What is the Win32:Evo-gen [Trj] virus?
Written by Robert Bailey
Seeing the Trojan.Win32.SelfDel.pef detection means that your computer is in big danger. This malware can correctly be identified as ransomware – sort of malware which encrypts your files and forces you to pay for their decryption. Stopping it requires some specific steps that must be done as soon as possible.
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Trojan.Win32.SelfDel.pef detection is a malware detection you can spectate in your computer. It frequently appears after the preliminary procedures on your PC – opening the suspicious e-mail messages, clicking the advertisement in the Web or setting up the program from dubious sources. From the moment it appears, you have a short time to do something about it until it begins its harmful activity. And be sure – it is better not to wait for these harmful actions.

What is Trojan.Win32.SelfDel.pef virus?

Trojan.Win32.SelfDel.pef is ransomware-type malware. It looks for the documents on your disk drives, ciphers it, and after that asks you to pay the ransom for getting the decryption key. Besides making your files inaccessible, this malware additionally does a ton of damage to your system. It alters the networking setups in order to prevent you from looking for the elimination guides or downloading the antivirus. In rare cases, Trojan.Win32.SelfDel.pef can additionally prevent the setup of anti-malware programs.

Trojan.Win32.SelfDel.pef Summary

Summarizingly, Trojan.Win32.SelfDel.pef ransomware activities in the infected system are next:

  • Behavioural detection: Executable code extraction – unpacking;
  • SetUnhandledExceptionFilter detected (possible anti-debug);
  • Yara rule detections observed from a process memory dump/dropped files/CAPE;
  • Creates RWX memory;
  • NtSetInformationThread: attempt to hide thread from debugger;
  • Dynamic (imported) function loading detected;
  • Expresses interest in specific running processes;
  • A process created a hidden window;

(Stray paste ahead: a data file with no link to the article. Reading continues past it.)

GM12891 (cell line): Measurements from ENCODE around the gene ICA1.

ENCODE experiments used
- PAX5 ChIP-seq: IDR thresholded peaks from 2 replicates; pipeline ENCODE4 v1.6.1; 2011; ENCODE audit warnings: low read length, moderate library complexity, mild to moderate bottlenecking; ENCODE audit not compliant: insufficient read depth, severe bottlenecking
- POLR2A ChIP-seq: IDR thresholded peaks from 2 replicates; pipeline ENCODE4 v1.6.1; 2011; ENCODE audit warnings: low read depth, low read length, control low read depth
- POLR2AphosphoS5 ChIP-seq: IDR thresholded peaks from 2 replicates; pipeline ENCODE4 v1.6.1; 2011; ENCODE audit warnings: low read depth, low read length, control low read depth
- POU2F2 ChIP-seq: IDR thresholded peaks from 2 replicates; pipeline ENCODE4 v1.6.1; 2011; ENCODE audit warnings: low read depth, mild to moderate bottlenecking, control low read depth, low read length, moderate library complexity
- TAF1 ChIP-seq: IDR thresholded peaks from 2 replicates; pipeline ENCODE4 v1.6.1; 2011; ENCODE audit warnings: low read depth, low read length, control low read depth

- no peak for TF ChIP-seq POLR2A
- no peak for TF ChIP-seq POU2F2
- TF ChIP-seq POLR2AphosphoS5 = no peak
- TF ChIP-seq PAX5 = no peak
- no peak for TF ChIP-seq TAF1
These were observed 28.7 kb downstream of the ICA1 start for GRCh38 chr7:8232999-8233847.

• Executed a command line with /V argument which modifies variable behaviour and whitespace allowing for increased obfuscation options;
  • The binary contains an unknown PE section name indicative of packing;
  • The binary likely contains encrypted or compressed data.;
  • Executable file is packed/obfuscated with Themida;
  • Authenticode signature is invalid;
  • Uses Windows utilities for basic functionality;
  • Deletes its original binary from disk;
  • Checks for the presence of known windows from debuggers and forensic tools;
  • The following process appear to have been packed with Themida: 45D446A8BD79787D4D9E.mlw;
  • CAPE detected the CryptBot malware family;
  • Attempts to identify installed AV products by installation directory;
  • Checks the version of Bios, possibly for anti-virtualization;
  • Checks the CPU name from registry, possibly for anti-virtualization;
  • Detects VirtualBox through the presence of a registry key;
  • Anomalous binary characteristics;
  • Uses suspicious command line tools or Windows utilities;
  • Encrypting the files kept on the target’s drive — so the victim cannot use these documents;
  • Blocking the launching of .exe files of security tools
  • Blocking the launching of installation files of anti-virus apps

Ransomware has been a horror story for the last 4 years. It is difficult to realize a more harmful malware for both individual users and organizations. The algorithms utilized in Trojan.Win32.SelfDel.pef (generally, RHA-1028 or AES-256) are not hackable – with minor exclusions. To hack it with a brute force, you need a lot more time than our galaxy already exists, and possibly will exist. But that malware does not do all these bad things immediately – it may take up to a few hours to cipher all of your files. Hence, seeing the Trojan.Win32.SelfDel.pef detection is a clear signal that you must start the clearing process.

Where did I get the Trojan.Win32.SelfDel.pef?